As a boy, I went for several years to a strongly Zionist, Hebrew-speaking summer camp. This was in the late 1940s and early ’50s, and our camp was designed to be a little microcosm of the new State of Israel. Among our nighttime activities was sitting around a campfire, Israeli-style, singing Hebrew songs — the very same songs that were being sung around campfires in the Jewish state. One of them, set to a vigorous Russian melody, went:
Livlevu agas ve-gam tapuah., Arpilim yardu al ha-nahar. Ve-Katyusha az yats’ah la-su’ah. Eley h.of talul ve-nehedar.
Here is the English translation:
The pear and apple trees had blossomed, Fog had covered the river, When Katyusha went walking On its steep and lovely bank.
The last two lines were sung twice. But the fun part was what happened on Ve-Katyusha, which occupied the same position in each stanza. Its first three syllables — Ve-Kat-yu — were sung very slowly, practically bringing the melody to a halt, and then the “u” of the “yu” was repeated with a sudden whoop. It came out sounding like Veh-Kat-yu-OOO-sha, the “OOOsha” taking off with a whoosh like that of a rocket.
And indeed the Katyusha rocket, thousands of which have rained down on Israel in recent weeks, derives its name from the young lady of this song, which was not originally a Hebrew tune at all, but rather Russian. (In those years, Israeli popular music borrowed many Russian melodies; this was a period when identification with a Soviet Union that had borne the brunt of the war against the Nazis, and aided the fledgling State of Israel in its fight for independence, was strong.) Or to be more exact, it was a Soviet-period song composed in 1938 by two Jews: Matvey Blanter, who wrote the music, and Mikhail Isakovsky, who wrote the words. First performed in that year by the Soviet State Jazz Orchestra, of which Blanter was the director, “Katyusha” was an instant hit and became immensely popular. Its several stanzas tell — prophetically, for World War II was still a year away — how Katyusha, walking by the riverside, thinks of her boyfriend, who has gone off to fight in the army, and how she asks the sun passing overhead to bring him her regards so that he might remember his “simple girl [and] how she sang for you.”
From the war’s beginning, therefore, Isakovsky and Blanter’s song was a favorite with Red Army soldiers, who, by midsummer of 1941 — within a month of the German invasion — were calling the Soviet-produced BM-8 and BM-13 rocket launchers “Katyushas.” These were perhaps the most original weapons that the Soviet arms industry had designed up to that point — multiple metal tubes, mounted on trucks that were highly mobile and could simultaneously fire up to 16 notoriously inaccurate but terrifyingly loud 130 mm rockets with a range of up to 8 kilometers. Widely used on the German front, they were even credited with having turned the tide at the Battle of Stalingrad. After the war, the Soviet army continued to upgrade them, and improved versions were sold to both the Palestine Liberation Organization and Syria, from which they reached Hezbollah in Lebanon.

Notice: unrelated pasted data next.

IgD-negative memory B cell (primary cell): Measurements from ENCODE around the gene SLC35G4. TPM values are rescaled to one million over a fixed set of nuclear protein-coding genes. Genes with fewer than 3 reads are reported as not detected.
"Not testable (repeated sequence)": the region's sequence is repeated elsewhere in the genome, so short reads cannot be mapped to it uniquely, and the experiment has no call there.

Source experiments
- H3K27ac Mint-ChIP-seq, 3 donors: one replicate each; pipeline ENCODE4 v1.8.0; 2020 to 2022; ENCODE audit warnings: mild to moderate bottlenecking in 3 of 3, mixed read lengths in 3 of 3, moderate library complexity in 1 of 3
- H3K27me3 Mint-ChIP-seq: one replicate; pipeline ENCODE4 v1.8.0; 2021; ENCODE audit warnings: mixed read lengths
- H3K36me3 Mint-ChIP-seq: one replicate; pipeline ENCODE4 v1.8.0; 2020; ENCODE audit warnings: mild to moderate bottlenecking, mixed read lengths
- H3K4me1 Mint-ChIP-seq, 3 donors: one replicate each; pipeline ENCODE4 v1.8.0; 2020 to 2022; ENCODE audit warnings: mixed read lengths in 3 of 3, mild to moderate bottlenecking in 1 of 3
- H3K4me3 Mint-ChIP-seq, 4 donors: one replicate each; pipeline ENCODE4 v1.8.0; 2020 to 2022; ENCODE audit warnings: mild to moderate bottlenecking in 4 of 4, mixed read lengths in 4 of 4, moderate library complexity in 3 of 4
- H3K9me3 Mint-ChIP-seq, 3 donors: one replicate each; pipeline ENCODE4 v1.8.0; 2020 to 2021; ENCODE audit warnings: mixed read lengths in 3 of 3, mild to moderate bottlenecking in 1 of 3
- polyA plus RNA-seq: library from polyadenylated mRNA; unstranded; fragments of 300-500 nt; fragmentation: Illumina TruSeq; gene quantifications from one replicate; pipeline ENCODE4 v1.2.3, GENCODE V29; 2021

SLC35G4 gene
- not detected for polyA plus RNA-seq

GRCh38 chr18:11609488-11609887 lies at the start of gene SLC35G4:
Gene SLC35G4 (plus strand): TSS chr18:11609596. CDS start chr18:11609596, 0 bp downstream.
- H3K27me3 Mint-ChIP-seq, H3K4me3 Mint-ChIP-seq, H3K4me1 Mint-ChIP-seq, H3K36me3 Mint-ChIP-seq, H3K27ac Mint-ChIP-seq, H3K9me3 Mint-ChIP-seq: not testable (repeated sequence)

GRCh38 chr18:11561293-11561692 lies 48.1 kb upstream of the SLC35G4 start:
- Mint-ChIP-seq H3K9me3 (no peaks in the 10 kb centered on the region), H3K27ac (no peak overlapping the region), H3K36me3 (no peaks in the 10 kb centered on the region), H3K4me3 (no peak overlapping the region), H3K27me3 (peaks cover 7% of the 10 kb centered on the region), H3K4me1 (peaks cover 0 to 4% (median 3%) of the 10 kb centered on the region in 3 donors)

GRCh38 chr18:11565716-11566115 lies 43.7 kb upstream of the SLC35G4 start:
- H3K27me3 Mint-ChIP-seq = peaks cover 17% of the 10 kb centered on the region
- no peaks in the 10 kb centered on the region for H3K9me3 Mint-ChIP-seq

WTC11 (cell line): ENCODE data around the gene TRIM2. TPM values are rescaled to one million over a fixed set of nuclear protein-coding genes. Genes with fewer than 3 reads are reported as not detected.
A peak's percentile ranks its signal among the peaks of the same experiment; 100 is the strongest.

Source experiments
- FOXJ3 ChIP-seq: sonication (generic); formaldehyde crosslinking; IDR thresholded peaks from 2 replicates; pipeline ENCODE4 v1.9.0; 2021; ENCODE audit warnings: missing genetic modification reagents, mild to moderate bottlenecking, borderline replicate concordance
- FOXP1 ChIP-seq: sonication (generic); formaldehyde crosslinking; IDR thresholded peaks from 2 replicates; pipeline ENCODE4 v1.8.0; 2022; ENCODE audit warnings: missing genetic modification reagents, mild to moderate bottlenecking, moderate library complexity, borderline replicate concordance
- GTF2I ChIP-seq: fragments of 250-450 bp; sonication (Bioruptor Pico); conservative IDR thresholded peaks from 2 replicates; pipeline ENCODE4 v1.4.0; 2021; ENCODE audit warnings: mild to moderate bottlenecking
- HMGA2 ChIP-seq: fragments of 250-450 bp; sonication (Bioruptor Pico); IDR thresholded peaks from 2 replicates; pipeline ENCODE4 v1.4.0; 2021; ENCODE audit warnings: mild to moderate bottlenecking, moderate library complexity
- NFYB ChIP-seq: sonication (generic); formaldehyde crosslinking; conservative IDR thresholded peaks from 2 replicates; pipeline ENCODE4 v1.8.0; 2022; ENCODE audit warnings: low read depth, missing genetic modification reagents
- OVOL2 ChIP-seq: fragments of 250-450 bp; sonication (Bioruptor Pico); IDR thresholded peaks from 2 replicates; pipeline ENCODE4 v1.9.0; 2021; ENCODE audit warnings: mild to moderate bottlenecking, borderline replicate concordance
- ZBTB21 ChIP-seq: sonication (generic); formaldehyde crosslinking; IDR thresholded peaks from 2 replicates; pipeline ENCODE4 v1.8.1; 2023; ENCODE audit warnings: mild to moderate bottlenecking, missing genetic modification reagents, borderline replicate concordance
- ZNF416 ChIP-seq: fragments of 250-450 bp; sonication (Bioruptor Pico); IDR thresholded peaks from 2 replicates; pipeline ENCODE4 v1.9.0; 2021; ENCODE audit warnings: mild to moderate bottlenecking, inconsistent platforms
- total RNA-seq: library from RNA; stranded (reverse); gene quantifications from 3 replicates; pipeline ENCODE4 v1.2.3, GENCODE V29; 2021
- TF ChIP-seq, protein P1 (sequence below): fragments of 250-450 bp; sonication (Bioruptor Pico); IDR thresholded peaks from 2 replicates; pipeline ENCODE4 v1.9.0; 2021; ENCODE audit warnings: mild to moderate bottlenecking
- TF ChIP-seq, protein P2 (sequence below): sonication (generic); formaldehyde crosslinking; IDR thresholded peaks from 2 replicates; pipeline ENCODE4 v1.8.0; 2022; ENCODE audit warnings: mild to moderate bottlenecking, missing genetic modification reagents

Why were the rocket launchers called “Katyushas”? I had always assumed that this had something to do with that whoosh of an “OOO” in Kat-yu-OOO-sha. Yet the other day, hoping to verify this, I asked a friend of mine, a Russian musicologist, to sing the first stanza of “Katyusha” for me in Russian. He didn’t have to consult his books, for, like most Russians of his generation, he knew it by heart. It went:
Rasttzvetali yabloni i grushi, Poplili tumani nad rekoy. * na bereg Katyusha,* Na visokiy na bereg krutoy.
Which in English would be:
The apple and pear trees had blossomed, Fog had covered the river, When Katyusha walked on its bank, On its high, steep bank.
You’ll notice that the Hebrew words are a close translation, the only modifications having been made for the sake of the rhyme. And yet in the Russian version, the “OOO” of Kat-yu-OOO-sha doesn’t exist, since “Katyusha” comes not at the beginning of the third line of the stanza, as in Hebrew, but at the end of it. The “whooshed” syllable, rather, is the i of Ve’khodila, “And went,” which is sung as Ve-kho-di-EEE-la — hardly a rocketlike sound. So much for my theory!
We’ll never know then just why the BM-8 and BM-13 rocket launchers were called Katyushas. Neither Isakovsky, who died in 1973, nor Blanter, who died in 1990, is around anymore to ask. Indeed, Blanter almost died in 1945. As the story goes, he was sitting and drinking with Vasily Chuikov, a Soviet general, at the end of the Battle of Berlin, when Hans Krebs, a Nazi general, arrived to inform Chuikov of Hitler’s suicide and to negotiate the terms of a German surrender. As Blanter didn’t have a uniform, he was told to hide in a closet and to keep quiet. Several hours later, having been totally forgotten, he tumbled back out of the closet in Krebs’s startled presence, quite unconscious. This, and “Katyusha” are the things for which he will mostly be remembered.
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